Development of antibiotic resistance genes in microbial communities during long-term operation of anaerobic reactors in the treatment of pharmaceutical wastewater

Sevcan Aydin*, Bahar Ince, Orhan Ince

*Corresponding author for this work

Research output: Contribution to journalArticlepeer-review

163 Citations (Scopus)


Biological treatment processes offer the ideal conditions in which a high diversity of microorganisms can grow and develop. The wastewater produced during these processes is contaminated with antibiotics and, as such, they provide the ideal setting for the acquisition and proliferation of antibiotic resistance genes (ARGs). This research investigated the occurrence and variation in the ARGs found during the one-year operation of the anaerobic sequencing batch reactors (SBRs) used to treat pharmaceutical wastewater that contained combinations of sulfamethoxazole-tetracycline-erythromycin (STE) and sulfamethoxazole-tetracycline (ST). The existence of eighteen ARGs encoding resistance to sulfamethoxazole (sul1, sul2, sul3), erythromycin (ermA, ermF, ermB, msrA, ereA), tetracycline (tetA, tetB, tetC, tetD, tetE, tetM, tetS, tetQ, tetW, tetX) and class Ι integron gene (intΙ 1) in the STE and ST reactors was investigated by quantitative real-time PCR. Due to the limited availability of primers to detect ARGs, Illumina sequencing was also performed on the sludge and effluent of the STE and ST reactors. Although there was good reactor performance in the SBRs, which corresponds to min 80% COD removal efficiency, tetA, tetB, sul1, sul2 and ermB genes were among those ARGs detected in the effluent from STE and ST reactors. A comparison of the ARGs acquired from the STE and ST reactors revealed that the effluent from the STE reactor had a higher number of ARGs than that from the ST reactor; this could be due to the synergistic effects of erythromycin. According to the expression of genes results, microorganisms achieve tetracycline and erythromycin resistance through a combination of three mechanisms: efflux pumping protein, modification of the antibiotic target and modifying enzymes. There was also a significant association between the presence of the class 1 integron and sulfamethoxazole resistance genes.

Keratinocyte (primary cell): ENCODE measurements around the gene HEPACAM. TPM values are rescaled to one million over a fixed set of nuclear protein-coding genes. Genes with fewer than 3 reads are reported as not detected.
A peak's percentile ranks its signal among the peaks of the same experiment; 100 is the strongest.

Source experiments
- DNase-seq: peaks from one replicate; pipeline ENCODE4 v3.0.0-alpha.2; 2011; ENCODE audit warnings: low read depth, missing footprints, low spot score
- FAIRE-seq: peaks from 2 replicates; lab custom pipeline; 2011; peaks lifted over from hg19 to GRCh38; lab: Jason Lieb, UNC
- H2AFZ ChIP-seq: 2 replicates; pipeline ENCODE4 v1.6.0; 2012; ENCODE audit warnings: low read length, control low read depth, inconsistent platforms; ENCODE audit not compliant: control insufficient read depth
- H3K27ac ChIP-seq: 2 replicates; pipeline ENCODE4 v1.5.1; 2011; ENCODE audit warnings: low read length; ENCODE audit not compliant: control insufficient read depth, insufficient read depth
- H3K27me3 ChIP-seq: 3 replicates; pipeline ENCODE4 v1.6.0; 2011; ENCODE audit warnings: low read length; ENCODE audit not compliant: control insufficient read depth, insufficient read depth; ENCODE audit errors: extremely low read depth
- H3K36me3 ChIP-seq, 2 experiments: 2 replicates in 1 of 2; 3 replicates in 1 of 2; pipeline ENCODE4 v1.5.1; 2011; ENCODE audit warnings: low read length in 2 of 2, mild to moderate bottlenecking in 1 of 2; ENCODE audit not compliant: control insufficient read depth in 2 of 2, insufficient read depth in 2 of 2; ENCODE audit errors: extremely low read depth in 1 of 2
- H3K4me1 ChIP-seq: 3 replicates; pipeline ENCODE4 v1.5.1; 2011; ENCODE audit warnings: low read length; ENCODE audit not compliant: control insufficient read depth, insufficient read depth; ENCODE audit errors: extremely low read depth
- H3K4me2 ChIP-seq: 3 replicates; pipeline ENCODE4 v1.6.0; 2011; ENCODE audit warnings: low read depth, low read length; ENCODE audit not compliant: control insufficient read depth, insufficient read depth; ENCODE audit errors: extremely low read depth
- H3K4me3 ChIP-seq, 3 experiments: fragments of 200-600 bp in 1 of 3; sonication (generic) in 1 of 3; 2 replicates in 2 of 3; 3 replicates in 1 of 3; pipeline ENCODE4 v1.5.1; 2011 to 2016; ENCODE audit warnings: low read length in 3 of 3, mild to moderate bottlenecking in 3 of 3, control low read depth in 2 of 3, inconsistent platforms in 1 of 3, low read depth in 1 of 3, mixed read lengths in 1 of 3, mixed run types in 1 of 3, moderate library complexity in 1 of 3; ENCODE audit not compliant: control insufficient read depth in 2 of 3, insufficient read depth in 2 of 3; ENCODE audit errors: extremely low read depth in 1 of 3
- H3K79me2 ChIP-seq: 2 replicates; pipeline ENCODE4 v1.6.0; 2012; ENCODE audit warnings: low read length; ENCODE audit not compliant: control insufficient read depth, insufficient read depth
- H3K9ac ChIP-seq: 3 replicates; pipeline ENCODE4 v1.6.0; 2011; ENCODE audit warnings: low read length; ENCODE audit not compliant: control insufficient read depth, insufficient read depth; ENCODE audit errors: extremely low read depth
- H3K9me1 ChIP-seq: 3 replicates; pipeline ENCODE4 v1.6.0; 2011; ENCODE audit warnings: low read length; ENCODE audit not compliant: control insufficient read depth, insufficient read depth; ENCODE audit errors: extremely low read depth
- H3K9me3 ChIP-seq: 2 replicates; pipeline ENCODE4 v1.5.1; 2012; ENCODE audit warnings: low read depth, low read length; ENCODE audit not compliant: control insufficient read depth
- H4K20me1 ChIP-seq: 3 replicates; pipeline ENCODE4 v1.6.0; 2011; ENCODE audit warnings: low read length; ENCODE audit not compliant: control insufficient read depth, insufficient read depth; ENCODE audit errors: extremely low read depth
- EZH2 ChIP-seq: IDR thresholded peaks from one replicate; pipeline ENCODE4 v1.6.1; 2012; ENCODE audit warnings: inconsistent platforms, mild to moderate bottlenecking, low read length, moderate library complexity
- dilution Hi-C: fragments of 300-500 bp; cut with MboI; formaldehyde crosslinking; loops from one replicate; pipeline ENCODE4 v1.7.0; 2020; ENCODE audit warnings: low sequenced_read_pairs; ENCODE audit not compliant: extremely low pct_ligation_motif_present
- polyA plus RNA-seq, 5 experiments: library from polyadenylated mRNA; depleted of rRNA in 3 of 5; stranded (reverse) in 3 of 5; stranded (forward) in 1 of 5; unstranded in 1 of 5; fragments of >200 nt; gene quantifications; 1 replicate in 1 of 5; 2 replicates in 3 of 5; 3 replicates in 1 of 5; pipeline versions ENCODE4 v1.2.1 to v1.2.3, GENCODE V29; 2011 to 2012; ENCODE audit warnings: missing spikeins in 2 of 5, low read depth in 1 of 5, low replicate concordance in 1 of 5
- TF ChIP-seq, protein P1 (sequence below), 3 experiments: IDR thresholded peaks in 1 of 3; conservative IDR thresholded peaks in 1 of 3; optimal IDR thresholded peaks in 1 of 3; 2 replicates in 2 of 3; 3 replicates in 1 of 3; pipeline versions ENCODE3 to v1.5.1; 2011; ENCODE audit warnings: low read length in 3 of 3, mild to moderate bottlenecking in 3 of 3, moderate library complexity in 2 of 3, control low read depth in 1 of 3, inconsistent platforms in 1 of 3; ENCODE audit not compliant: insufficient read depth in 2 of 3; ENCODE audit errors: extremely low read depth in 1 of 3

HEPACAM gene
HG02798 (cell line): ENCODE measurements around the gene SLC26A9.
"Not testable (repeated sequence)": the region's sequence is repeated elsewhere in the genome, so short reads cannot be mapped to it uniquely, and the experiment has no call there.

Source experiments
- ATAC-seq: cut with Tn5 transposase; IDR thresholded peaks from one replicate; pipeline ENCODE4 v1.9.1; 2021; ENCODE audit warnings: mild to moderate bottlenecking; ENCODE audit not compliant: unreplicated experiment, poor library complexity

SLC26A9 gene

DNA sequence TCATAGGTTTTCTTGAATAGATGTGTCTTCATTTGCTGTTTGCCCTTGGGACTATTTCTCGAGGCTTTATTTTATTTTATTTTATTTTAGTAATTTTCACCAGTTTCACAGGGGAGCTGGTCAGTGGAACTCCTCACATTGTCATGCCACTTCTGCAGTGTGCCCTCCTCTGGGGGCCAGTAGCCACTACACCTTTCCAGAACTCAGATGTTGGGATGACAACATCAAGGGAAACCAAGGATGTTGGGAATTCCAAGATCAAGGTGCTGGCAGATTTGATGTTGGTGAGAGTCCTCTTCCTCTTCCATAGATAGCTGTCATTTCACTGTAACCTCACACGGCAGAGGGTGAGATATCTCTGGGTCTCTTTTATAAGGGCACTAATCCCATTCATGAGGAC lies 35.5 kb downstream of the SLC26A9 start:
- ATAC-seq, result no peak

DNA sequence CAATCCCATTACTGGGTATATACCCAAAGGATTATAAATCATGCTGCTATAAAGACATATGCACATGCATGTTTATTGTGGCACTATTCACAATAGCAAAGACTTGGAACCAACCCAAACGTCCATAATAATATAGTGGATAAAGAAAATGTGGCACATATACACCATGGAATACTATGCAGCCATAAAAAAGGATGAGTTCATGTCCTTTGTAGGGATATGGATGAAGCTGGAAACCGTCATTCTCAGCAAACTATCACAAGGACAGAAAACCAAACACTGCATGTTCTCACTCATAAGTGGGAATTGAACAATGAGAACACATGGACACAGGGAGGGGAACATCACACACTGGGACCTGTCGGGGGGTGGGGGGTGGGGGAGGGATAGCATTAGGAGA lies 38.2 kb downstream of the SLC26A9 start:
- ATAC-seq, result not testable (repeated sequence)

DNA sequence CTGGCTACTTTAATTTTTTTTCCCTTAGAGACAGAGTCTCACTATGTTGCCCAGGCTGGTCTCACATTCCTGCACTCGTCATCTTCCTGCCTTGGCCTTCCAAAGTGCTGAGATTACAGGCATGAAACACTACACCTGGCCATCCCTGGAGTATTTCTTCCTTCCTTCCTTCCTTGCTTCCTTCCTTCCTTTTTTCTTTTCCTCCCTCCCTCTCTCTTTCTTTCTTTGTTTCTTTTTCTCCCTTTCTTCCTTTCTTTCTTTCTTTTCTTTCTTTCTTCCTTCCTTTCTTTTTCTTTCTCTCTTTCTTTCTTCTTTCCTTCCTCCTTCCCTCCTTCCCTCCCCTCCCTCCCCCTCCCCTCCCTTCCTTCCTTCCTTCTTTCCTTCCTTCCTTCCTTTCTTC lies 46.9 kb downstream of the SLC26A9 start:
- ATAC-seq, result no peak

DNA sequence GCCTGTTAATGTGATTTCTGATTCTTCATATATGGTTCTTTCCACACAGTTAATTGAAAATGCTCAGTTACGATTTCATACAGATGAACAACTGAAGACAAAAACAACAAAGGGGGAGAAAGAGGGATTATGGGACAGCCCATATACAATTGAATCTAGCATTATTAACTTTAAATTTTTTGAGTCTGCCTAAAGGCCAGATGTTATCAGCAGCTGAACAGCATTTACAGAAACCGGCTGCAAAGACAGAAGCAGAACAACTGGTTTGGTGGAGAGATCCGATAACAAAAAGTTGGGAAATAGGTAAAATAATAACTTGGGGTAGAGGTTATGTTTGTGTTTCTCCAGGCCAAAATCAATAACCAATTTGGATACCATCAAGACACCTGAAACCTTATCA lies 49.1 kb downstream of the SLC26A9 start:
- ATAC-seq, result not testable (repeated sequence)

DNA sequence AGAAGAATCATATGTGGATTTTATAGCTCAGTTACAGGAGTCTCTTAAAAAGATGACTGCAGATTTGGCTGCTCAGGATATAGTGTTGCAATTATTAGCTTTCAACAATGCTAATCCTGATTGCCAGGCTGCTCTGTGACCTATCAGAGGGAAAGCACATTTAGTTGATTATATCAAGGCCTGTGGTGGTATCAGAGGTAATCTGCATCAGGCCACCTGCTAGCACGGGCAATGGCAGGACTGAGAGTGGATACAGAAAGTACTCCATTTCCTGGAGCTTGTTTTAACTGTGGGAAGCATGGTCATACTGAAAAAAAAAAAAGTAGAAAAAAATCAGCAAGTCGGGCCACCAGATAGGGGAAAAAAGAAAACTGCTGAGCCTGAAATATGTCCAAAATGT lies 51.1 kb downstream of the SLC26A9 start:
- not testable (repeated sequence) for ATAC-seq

Original languageEnglish
Pages (from-to)337-344
Number of pages8
JournalWater Research
Publication statusPublished - 5 Oct 2015

Bibliographical note

Publisher Copyright:
© 2015 Elsevier Ltd.


The Authors thank TUBITAK ( Turkish Association of Science and Technology , Project number: 110Y310 ), COST Action (ES1202 Water_2020) and TUBITAK-BIDEB 2214/A for support of this research. We are grateful to Yu Huang for his assistance with Illumina sequencing and bioinformatics analysis. Thank you all reviewers for your careful reading and extremely helpful comments.

FundersFunder number
Turkish Association of Science and Technology110Y310
European Cooperation in Science and TechnologyTUBITAK-BIDEB 2214/A, ES1202 Water_2020


    • Anaerobic treatment
    • Antibiotic resistance
    • Antibiotics
    • Illumina sequencing
    • Real-time PCR
    • Wastewater treatment


    Dive into the research topics of 'Development of antibiotic resistance genes in microbial communities during long-term operation of anaerobic reactors in the treatment of pharmaceutical wastewater'. Together they form a unique fingerprint.

    Cite this